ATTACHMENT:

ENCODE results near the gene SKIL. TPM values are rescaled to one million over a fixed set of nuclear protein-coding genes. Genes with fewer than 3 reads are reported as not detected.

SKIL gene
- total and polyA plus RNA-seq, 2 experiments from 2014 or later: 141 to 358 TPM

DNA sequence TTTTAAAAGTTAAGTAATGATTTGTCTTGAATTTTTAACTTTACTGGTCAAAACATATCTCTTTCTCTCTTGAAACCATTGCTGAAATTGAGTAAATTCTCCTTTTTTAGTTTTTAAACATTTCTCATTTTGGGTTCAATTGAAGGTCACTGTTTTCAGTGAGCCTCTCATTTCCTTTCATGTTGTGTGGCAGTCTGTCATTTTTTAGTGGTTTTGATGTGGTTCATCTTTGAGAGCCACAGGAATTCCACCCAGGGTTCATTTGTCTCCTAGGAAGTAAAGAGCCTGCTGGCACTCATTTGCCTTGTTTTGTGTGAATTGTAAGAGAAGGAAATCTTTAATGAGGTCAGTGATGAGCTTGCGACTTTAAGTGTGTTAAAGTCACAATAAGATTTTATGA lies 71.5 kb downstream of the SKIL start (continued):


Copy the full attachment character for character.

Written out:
ENCODE results near the gene SKIL. TPM values are rescaled to one million over a fixed set of nuclear protein-coding genes. Genes with fewer than 3 reads are reported as not detected.

SKIL gene
- total and polyA plus RNA-seq, 2 experiments from 2014 or later: 141 to 358 TPM

DNA sequence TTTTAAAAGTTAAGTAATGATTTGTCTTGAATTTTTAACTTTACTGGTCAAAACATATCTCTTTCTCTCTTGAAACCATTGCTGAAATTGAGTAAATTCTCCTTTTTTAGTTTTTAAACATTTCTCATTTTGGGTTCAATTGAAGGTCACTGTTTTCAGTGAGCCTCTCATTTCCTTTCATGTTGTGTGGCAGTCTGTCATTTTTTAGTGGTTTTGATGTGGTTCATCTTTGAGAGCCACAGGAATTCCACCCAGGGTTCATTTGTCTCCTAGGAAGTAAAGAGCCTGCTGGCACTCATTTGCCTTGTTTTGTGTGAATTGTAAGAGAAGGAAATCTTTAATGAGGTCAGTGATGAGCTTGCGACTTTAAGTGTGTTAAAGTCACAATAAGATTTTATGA lies 71.5 kb downstream of the SKIL start (continued):